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International Relations

Pakistan and Germany commit to strategic dialogue

Germany's foreign minister has said Afghanistan will not be forgotten after 2014 and that Pakistan was a crucial ally. He met his Pakistani counterpart in Berlin to set up a road map for closer political cooperation.

As NATO troops prepare to withdraw from Afghanistan by the end of 2014, the question of how to stabilize the war-torn country and build up a democracy is increasingly pressing. The international community particularly wants to prevent the country from once again becoming a base for terrorism.

And Pakistan is crucial, as German Foreign Minister Guido Westerwelle pointed out in talks with his Pakistani counterpart Hina Rabbani Khar on Tuesday in Berlin.

"Pakistan has a decisive role to play in the stability of the whole region," Westerwelle said. "We both know that without Pakistan, there will be no solution in Afghanistan and a stable Afghanistan is an objective that we both share."

Germany and Pakistan have now drawn up a "road map" for future meetings as part of their strategic dialogue.

Indispensable partner

With extremist groups operating on both sides of the Afghan-Pakistani border, Pakistan is considered an indispensable partner in the fight against terrorism.

Soldiers in Afghanistan

Germany wants to maintain a role in Afghanistan after troops withdraw

However, relations between Islamabad and the international community have been fraught in recent years. It is an open secret that Pakistan's Inter Services Intelligence (ISI) has maintained close ties with Islamist groups. Moreover, US drone attacks on terrorist targets in Pakistan have exacerbated the tension.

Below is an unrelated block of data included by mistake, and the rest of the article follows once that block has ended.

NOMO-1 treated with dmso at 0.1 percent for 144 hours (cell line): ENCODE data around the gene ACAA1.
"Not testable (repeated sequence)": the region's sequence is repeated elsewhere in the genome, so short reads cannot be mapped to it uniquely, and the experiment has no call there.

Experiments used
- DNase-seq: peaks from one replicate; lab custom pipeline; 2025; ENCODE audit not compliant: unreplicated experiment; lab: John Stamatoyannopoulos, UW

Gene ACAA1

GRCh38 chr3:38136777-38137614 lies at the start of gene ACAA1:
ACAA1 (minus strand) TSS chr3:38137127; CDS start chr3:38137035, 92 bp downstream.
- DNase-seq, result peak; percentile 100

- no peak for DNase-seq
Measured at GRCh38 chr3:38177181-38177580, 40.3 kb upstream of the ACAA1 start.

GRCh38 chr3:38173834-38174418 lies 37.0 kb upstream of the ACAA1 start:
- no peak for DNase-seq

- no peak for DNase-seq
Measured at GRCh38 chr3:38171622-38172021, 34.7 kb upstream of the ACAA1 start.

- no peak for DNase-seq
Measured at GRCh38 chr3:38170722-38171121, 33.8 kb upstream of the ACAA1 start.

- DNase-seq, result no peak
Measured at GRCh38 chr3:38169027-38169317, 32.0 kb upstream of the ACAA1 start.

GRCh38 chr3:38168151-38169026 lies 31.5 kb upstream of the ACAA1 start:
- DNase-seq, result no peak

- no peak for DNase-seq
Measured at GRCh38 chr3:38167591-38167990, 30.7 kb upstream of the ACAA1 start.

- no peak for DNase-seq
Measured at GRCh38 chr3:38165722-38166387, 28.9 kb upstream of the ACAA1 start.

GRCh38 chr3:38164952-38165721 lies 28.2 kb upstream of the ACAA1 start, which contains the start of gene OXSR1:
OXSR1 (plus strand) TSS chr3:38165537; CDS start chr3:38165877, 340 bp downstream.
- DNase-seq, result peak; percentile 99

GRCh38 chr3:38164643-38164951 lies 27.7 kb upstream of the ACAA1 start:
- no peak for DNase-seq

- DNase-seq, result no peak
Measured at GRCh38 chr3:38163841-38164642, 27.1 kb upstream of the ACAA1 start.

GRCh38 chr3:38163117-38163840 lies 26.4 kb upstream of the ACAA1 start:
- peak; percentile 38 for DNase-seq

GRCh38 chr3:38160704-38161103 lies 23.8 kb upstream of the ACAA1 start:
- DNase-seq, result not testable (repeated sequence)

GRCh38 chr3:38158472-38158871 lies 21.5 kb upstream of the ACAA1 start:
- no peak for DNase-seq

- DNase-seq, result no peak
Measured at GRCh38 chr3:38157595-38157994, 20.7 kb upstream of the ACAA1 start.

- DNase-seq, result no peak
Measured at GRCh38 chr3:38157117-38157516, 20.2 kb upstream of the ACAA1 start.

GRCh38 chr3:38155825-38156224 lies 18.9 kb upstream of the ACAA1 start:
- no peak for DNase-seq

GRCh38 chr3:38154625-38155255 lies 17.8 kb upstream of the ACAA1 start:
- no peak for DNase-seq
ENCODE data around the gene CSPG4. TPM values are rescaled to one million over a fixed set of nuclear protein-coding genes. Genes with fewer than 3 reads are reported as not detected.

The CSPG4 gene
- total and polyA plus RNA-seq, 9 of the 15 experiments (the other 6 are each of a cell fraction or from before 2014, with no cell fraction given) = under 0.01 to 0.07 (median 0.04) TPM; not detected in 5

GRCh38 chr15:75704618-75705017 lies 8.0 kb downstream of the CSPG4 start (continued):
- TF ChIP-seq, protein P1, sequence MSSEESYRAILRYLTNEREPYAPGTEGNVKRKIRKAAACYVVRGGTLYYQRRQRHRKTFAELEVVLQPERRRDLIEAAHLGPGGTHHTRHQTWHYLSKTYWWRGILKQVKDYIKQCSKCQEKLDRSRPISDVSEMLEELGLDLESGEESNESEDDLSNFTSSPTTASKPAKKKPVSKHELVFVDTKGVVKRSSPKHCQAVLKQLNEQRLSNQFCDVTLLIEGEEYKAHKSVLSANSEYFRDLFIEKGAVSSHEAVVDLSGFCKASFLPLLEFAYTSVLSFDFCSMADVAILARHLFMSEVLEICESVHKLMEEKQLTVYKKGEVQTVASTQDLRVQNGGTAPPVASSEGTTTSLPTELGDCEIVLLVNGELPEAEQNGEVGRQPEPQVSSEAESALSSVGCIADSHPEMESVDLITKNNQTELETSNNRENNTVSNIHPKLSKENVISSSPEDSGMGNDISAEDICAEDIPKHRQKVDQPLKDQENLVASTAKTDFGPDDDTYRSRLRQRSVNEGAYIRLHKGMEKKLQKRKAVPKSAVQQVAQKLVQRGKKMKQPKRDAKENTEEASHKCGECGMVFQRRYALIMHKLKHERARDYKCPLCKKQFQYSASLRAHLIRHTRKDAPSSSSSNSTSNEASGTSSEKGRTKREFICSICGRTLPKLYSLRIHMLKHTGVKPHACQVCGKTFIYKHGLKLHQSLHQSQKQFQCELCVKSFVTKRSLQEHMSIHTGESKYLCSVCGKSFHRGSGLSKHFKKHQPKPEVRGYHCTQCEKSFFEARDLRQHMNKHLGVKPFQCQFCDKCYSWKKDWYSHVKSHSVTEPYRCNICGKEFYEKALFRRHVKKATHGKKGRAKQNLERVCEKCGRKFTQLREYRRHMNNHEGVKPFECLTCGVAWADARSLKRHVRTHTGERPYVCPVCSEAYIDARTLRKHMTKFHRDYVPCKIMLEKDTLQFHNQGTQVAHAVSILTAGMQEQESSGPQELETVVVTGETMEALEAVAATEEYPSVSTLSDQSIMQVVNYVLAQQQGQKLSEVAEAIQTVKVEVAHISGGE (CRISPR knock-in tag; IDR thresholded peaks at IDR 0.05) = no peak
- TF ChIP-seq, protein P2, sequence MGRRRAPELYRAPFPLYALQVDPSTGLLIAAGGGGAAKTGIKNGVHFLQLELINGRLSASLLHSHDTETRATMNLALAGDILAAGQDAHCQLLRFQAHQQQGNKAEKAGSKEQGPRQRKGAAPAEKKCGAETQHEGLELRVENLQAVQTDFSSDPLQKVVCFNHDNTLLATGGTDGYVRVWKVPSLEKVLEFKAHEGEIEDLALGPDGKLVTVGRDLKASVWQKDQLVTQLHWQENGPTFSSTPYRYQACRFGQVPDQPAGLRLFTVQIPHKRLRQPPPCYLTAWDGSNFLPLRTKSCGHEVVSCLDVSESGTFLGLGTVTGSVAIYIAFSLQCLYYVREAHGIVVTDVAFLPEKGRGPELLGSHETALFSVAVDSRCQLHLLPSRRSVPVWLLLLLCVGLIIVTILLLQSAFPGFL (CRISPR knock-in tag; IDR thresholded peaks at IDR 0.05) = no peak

For a long time, Islamabad sought "strategic depth" in Afghanistan against a potential conflict with its arch-rival India. It also supported the Taliban as part of its security doctrine to acquire a long-term influence on Afghan foreign policy.

However, there seems to have been a change of strategy, says South Asia expert Christian Wagner from the German Institute for Security and Foreign Affairs in Berlin.

"People are beginning to realize that Pakistan, too, is suffering acutely from the conflict in Afghanistan," he told DW. "A number of Pakistani Taliban groups have emerged which are carrying out attacks in Pakistan. There has been a kind of foreign policy reality check in recent months."

The strategic depth approach has been replaced by more interest in a peaceful and stable Afghanistan.

Khar highlighted this during her meeting with the German foreign minister, saying it was in Pakistan's national interest to have "a pacified, prosperous and stable Afghanistan."

'No hidden agenda'

Khar also insisted that Pakistan had no hidden agenda regarding Afghanistan, which was a sovereign, independent state. She said that there had to be an "Afghan solution" to the conflict, without interference from other countries.

"We recognize German support for a peace process that will be driven forward and controlled by the Afghan side," she added, saying that Pakistan valued Germany's "deep understanding" and leading role.

Masked Pakistani Taliban militants

Terrorists operate on both sides of the Pakistani-Afghan border

Although observers agree that Germany's role is limited, they welcome the move towards more strategic cooperation.

"Pakistan receives a great deal of German development aid already but this is about strengthening political talks and having a long-term 'road map' to decide how relations should be shaped in future," said Wagner.

He also pointed out that this was not only about Afghanistan but also about the role Pakistan would adopt with regard to its relations with Germany.

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